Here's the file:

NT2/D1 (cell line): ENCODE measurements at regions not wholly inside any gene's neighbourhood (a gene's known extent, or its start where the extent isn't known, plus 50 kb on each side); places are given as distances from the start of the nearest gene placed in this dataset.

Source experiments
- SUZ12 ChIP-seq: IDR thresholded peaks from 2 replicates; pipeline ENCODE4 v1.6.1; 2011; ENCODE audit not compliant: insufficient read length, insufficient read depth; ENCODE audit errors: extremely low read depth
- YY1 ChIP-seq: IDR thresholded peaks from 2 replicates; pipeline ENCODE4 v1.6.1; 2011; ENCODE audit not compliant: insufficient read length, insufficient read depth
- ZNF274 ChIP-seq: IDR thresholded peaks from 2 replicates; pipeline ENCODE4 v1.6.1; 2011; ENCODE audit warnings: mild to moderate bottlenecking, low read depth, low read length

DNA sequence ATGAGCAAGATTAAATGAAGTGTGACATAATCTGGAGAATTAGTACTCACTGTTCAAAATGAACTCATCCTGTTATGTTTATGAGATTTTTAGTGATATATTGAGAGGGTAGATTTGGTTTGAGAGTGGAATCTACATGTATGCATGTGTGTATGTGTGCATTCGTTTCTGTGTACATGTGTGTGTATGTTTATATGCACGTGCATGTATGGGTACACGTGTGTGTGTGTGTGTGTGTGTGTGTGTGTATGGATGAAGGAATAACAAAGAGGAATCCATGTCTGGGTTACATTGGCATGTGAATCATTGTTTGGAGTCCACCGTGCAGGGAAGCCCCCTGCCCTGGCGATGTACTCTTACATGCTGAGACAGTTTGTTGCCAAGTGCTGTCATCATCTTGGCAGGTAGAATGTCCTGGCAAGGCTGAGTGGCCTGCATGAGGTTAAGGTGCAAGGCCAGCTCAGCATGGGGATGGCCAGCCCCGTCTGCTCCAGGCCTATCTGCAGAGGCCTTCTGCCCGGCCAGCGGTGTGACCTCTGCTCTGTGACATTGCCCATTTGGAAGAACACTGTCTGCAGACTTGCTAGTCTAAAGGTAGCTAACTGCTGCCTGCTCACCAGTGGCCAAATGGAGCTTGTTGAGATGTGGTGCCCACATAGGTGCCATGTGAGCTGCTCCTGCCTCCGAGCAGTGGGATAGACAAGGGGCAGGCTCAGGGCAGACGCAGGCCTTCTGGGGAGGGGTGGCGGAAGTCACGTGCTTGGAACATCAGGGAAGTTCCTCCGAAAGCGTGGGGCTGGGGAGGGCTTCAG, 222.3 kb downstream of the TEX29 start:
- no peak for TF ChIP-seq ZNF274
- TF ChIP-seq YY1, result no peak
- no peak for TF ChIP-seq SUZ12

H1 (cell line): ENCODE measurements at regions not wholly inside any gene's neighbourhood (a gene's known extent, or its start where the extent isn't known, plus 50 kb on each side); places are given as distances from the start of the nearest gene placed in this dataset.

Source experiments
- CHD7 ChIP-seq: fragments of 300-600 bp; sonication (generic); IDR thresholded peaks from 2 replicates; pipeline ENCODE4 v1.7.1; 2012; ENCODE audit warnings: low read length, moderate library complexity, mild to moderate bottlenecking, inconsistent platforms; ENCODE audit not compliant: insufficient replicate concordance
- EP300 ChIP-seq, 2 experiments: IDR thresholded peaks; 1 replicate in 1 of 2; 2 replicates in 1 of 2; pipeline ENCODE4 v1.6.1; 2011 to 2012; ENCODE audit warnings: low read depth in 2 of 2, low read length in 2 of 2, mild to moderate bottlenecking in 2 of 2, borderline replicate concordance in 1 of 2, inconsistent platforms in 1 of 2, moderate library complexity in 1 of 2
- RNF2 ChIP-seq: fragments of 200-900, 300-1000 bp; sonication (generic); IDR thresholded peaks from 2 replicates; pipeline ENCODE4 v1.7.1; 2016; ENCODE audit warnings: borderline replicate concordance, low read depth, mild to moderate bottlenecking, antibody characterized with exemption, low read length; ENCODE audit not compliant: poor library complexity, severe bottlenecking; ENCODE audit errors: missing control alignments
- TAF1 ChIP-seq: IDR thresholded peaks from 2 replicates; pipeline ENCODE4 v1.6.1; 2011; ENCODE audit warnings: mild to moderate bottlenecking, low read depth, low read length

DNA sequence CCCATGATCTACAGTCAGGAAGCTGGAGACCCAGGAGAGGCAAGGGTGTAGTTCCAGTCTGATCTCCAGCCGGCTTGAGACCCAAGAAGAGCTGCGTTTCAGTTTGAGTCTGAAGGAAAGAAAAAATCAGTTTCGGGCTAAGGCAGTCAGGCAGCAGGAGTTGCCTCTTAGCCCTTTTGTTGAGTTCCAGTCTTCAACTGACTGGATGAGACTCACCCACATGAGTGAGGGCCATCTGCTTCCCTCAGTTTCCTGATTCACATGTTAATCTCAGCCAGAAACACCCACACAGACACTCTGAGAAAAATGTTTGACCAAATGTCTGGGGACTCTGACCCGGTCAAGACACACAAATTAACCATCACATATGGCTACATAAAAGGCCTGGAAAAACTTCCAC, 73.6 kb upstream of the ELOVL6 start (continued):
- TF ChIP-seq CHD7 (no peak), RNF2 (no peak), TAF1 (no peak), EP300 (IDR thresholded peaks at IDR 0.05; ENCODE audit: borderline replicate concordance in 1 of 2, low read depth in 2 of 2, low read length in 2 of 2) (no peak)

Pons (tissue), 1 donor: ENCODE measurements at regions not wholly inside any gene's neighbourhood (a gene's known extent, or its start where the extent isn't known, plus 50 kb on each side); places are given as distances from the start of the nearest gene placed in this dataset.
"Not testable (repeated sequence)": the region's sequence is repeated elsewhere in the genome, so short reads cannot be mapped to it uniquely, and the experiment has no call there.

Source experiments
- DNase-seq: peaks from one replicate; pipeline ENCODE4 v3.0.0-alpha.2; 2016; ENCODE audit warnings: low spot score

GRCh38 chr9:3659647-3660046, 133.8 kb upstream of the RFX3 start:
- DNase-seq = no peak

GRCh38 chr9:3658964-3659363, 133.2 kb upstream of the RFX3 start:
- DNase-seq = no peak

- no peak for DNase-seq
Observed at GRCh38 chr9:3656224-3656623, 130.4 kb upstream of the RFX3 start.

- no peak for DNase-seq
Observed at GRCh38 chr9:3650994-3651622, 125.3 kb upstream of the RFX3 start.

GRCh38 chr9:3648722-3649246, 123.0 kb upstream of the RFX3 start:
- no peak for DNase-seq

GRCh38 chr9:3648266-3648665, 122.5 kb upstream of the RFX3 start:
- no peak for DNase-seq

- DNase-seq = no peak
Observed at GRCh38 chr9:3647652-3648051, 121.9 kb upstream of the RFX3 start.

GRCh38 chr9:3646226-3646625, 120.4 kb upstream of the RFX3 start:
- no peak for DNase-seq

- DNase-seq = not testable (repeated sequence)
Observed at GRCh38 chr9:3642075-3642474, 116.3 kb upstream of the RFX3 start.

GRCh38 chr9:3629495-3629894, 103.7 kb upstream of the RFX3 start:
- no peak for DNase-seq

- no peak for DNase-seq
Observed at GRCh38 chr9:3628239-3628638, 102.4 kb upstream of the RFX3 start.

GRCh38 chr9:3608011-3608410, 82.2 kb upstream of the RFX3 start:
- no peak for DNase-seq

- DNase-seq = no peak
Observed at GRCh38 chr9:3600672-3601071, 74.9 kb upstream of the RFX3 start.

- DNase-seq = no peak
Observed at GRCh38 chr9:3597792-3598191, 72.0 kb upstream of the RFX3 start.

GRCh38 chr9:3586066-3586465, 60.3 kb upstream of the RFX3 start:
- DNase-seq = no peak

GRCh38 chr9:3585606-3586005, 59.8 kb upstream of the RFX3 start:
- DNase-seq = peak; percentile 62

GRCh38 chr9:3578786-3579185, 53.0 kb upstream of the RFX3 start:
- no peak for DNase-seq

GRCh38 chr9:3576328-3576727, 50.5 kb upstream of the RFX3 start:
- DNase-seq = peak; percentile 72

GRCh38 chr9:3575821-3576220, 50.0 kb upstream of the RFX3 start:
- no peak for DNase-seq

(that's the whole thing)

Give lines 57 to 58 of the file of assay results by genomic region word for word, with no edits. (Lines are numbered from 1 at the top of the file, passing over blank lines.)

- DNase-seq = peak; percentile 72

GRCh38 chr9:3575821-3576220, 50.0 kb upstream of the RFX3 start: